Patient Specimens.

Twenty-eight biopsies from 26 consecutive patients with histologically confirmed severe oral epithelial dysplasia were obtained from the archives of the College of Dentistry, Department of Oral Surgery and Pathology at The Ohio State University from 1997 to 2000. One patient provided three sequential biopsies over the course of 3 years. Each case was reviewed by two board-certified oral pathologists (one of whom was S. R. M.). All biopsies were fixed in neutral buffered formalin, routinely processed, and embedded in paraffin. Severe epithelial dysplasia was defined as full thickness epithelial changes without invasion of the basement membrane.

Microdissection and DNA Isolation.

Up to six (8-μm) sections of each case were cut, mounted on noncharged glass slides, dewaxed in xylene, rehydrated in graded alcohols, and briefly stained with H&E (15 s each). Severely dysplastic oral epithelium was identified via bright-field microscopy and microdissected using the PixCell-II Laser Capture Microdissection System (Arcturus Engineering, Mountain View, CA). On average, 2200 laser hits were fired using a 15-μm spot size to obtain sufficient material. Histologically normal connective tissue was microdissected from each case to serve as a control for molecular analysis. Captured cells were digested overnight at 55°C in proteinase K lysis buffer [0.5 mg/ml proteinase K, 50 mm Tris, 1 mm EDTA, and 0.5% Tween 20 (pH 8.5)]. Samples were heated for 10 min at 95°C to inactivate proteinase K and centrifuged, and the supernatant was used for PCR.

PCR Amplification and Analysis.

Exons 1α, 1β, and 2 of the INK4a/ARF locus were amplified as described previously (16). Briefly, intron-based primers were used for the amplification of exons 1α and 1β. Exon 2 was amplified in two fragments to meet the size limitation associated with SSCP analysis (300 bp). In addition, one primer in each set for exon 2 amplification was intron-based to exclude potential coamplification of a similar gene family member or pseudogenes. Exon 3 was not analyzed because it contains only a small portion of the coding sequence for p16INK4a and none of the coding sequence for p14ARF. The 20-μl PCR mixture contained 1× PCR buffer, 1.5 mm MgCl2, 0.5 mm deoxynucleotide triphosphate, 0.5 μm of each primer, 1× Invitrogen enhancer, 1 unit of Taq polymerase, and 3 μl of genomic DNA. Amplification was performed in a MJ Research Peltier Thermal Cycler (Waterton, ME) with PCR conditions of 95°C for 2 min followed by 40 cycles of 95°C for 50 s, 60°C for 20 s, 72°C for 50 s, and a final elongation step of 72°C for 7 min.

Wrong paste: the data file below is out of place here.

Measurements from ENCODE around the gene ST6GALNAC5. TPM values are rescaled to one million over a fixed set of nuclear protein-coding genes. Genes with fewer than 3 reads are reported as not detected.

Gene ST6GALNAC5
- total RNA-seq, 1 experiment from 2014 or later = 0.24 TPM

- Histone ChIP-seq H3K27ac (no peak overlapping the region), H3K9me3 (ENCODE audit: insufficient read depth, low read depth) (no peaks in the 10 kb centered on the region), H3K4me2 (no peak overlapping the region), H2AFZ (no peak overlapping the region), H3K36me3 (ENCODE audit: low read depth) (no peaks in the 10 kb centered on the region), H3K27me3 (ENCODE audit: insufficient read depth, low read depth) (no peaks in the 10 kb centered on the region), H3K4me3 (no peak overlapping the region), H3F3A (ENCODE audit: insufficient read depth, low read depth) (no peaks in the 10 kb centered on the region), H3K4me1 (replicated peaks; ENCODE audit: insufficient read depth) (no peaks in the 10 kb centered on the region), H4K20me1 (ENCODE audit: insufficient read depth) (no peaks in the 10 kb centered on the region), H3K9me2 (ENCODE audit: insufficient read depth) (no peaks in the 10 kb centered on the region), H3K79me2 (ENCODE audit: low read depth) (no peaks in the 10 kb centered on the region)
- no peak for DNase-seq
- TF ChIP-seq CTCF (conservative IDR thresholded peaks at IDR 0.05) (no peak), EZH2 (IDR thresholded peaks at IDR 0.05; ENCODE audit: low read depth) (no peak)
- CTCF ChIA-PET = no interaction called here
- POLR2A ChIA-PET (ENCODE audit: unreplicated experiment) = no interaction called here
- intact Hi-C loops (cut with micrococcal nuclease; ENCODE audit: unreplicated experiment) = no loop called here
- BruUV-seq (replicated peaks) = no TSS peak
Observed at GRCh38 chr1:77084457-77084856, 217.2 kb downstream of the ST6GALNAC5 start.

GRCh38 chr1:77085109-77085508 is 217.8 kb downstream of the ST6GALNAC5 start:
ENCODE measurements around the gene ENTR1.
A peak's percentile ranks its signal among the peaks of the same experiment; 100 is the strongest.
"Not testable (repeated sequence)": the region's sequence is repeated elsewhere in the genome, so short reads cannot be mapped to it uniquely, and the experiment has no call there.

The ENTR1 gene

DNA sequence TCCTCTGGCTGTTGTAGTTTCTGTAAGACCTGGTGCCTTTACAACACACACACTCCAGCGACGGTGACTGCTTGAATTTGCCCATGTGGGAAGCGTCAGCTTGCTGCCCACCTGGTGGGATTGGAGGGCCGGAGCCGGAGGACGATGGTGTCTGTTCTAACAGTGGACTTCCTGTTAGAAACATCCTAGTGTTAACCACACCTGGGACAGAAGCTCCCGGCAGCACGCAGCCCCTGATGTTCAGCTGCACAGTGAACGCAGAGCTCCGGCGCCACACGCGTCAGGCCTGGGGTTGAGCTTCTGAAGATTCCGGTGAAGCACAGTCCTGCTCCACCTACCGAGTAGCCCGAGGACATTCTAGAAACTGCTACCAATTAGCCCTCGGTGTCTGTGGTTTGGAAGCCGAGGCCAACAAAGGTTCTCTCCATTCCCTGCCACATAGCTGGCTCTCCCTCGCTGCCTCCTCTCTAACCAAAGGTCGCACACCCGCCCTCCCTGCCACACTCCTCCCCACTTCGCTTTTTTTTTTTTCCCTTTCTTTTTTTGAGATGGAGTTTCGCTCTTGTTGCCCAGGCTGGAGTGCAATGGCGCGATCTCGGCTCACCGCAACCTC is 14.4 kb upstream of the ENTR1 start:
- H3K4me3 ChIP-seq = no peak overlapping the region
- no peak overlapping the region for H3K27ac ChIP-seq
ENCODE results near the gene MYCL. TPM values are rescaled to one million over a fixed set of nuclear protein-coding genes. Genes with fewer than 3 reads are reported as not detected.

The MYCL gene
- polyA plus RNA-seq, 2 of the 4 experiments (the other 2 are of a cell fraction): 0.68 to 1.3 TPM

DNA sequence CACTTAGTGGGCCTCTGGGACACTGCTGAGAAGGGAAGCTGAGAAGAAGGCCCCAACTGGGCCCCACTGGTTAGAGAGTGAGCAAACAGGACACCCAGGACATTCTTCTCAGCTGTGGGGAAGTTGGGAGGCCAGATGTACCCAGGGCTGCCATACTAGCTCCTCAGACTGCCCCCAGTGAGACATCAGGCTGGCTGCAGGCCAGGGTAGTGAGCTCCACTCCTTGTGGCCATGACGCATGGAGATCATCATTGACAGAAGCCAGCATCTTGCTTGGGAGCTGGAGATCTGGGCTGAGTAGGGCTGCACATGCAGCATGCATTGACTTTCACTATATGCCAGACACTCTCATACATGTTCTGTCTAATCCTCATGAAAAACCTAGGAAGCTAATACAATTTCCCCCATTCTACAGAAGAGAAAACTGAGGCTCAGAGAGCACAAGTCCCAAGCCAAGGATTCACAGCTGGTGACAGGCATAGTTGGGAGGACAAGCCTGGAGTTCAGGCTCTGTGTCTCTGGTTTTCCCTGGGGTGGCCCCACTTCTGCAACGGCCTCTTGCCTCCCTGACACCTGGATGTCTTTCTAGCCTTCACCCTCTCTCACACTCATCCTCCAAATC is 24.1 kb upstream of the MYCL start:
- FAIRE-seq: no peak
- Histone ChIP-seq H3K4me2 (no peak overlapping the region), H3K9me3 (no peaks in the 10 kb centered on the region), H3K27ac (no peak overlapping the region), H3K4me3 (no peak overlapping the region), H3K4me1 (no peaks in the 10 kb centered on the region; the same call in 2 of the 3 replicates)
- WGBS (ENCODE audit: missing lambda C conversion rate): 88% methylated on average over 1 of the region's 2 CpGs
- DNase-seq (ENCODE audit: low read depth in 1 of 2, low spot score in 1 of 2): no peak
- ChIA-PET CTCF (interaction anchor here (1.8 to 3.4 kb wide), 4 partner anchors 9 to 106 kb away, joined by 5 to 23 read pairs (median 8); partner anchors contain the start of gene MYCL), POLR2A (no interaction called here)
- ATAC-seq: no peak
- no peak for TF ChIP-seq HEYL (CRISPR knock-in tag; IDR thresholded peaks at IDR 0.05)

Mutation Analysis of p16INK4a and p14ARF.

CDKN2A alterations were detected by a nonradioactive SSCP technique and DNA sequencing as described previously (16). Positive SSCP results were confirmed by analysis of the corresponding replicate PCR sample, isolation of the mutant band, reamplification of the shifted band, and reexamination by SSCP and DNA sequencing. Experimental times and primer information were as reported previously by our laboratory (16).

Detection of Homozygous Deletions.

The p16INK4a and p14ARF genes were processed as described under PCR amplification and analysis, except that multiplex PCR was performed using HPRT as an internal control gene. HPRT was coamplified with the specific exons of interest and electrophoresed through a 20% polyacrylamide Tris-borate EDTA minigel (Invitrogen, San Diego, CA) for deletion assessment.

MSP.

Aberrant methylation of the INK4a/ARF locus was determined by a nested, two-stage MSP method developed by Palmisano et al. (17). Procedural modifications included direct utilization of 1 μl of stage 1 PCR products before stage 2 PCR and changes in PCR conditions permitting optimal amplification with newly designed primers. Briefly, DNAs were bisulfate-modified using the CpGenome DNA modification kit (Intergen, Purchase, NY), and PCR was conducted to amplify a 208- and 259-bp fragment of the p16INK4a and p14ARF genes, respectively. Stage 2 MSP using unmethylated and methylation-specific primers required 1 μl of stage 1 product for the second PCR. The primer sequences used to amplify p16INK4a were 5′-GGAGAGGGGGAGAGTAGGT-3′ (outside forward), 5′-CTACAAACCCTCTACCCACCT-3′ (outside reverse), 5′-TGGGGAGTAGTATGGAGTTGGTGGT-3′ (unmethylated forward), 5′-CAACCCCAAACCACAACCATAA-3′ (unmethylated reverse), 5′-CGGGGAGTAGTATGGAGTCGGCGGC-3′ (methylated forward), and 5′-GACCCCGAACCGCGACCGTAA-3′ (methylated reverse). Four previously described sequences were used to evaluate p14 methylation status (9), as were two newly designed methylation-specific forward primers. The outside p14ARF primers were 5′-TGGGTTTTAGTTTGTAGTTAA-3′ (forward) and 5′-CTCCTCAATAACATCAACAC-3′ (reverse). Methylation-specific p14ARF primers were 5′-TTTTTGGTGTTAAAGGGTGGTGTAGT-3′ (unmethylated forward), 5′-ACCACACACACACCAAATCCA-3′ (unmethylated reverse), 5′-GTGTTAAAGGGCGGCGTAGC-3′ (methylated forward), and 5′-CGCGACGAACCGCACGCGCG-3′ (methylated reverse). Amplification conditions for the first PCR included 95°C for 2 min, denaturing at 95°C for 50 s, annealing at 60°C (p16) and 54°C (p14) for 50 s, extension at 72°C for 50 s for 40 cycles, and a final 10-min extension step. Conditions for the second PCR using methylation-specific primers were the same, except that the annealing temperatures were 64°C and 62°C, respectively, for p16INK4a and p14ARF, and the number of cycles was lowered to 25. Placental DNA and methylation-positive cell lines (HS4, p16; HeLa, p14) served as negative and positive controls.